The Daily Pennsylvanian is a student-run nonprofit.

Please support us by disabling your ad blocker on our site.

On Dec. 5, the Annenberg Center for Public Policy released a study on the prevalence of the holiday-suicide myth. Credit: Zihan Chen

The Annenberg Public Policy Center reported that the holiday-suicide myth has persisted in the news cycle through the 2021-22 holidays.

The holiday-suicide myth is a false claim that the suicide rate rises during the year-end holiday season. In fact, according to provisional data collected by the Centers for Disease Control and Prevention, December had the fewest average daily suicides of any month as of 2020.

The APPC presented its findings on Dec. 5 from an annual analysis of news coverage of the myth. The analysis found that slightly more than half of the stories that directly discussed the holidays and the suicide rate supported the false myth, while the remainder debunked it. This did not stray from findings from previous years.   

"We have consistently found that the winter months of November, December, and January are the lowest, or close to lowest, every year, and there is no evidence of a surge in suicides during the end-of-year holidays," said Dan Romer, research director for the APPC.

The APPC has studied news coverage of the holiday-suicide myth for the last 23 holiday seasons, beginning in 1999. 

“In most of those years, more newspaper stories supported the myth than debunked it, as was the case over the 2021-22 holidays,” the APPC reported.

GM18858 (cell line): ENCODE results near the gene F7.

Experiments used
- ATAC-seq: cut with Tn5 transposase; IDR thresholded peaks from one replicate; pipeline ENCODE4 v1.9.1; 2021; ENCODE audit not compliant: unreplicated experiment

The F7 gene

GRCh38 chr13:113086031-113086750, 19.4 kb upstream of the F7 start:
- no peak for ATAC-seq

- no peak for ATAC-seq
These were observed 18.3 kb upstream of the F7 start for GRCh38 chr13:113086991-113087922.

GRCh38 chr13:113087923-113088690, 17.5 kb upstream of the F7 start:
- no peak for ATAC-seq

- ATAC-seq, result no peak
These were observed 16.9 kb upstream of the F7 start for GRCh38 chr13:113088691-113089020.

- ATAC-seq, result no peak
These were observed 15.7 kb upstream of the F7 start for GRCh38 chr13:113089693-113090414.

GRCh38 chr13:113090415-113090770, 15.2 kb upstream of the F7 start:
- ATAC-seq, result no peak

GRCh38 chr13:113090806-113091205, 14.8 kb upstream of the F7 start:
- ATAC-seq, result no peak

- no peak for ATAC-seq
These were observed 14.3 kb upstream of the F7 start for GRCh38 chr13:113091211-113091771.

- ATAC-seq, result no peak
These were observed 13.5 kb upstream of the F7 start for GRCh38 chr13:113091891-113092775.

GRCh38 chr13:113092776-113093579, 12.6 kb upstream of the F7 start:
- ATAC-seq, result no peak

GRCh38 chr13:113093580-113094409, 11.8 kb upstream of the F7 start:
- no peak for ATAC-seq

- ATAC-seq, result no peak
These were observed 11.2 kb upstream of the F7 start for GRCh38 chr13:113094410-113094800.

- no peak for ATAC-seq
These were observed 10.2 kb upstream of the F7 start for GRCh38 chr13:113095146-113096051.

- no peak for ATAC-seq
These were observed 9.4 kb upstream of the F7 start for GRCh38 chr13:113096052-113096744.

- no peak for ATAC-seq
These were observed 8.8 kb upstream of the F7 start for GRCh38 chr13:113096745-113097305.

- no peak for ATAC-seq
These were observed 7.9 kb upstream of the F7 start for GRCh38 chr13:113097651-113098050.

The annual study identifies and analyzes news and feature stories that link suicide with the holidays from the LexisNexis and NewsBank databases. Researchers at the APPC then determine whether the stories supported the link, debunked it, or showed a coincidental reference. Their findings are presented annually. 

“Our experience in tracking news stories about suicide over the holidays shows how difficult it is to stamp out this myth,” Romer said. 

While data does not support the claim that suicide rates increase during the holiday seasons, news coverage of the myth that does not actively debunk it can have consequences. 

“Allowing people to think that suicide is more likely during the holiday season can have contagious effects on people who are contemplating suicide,” APPC said.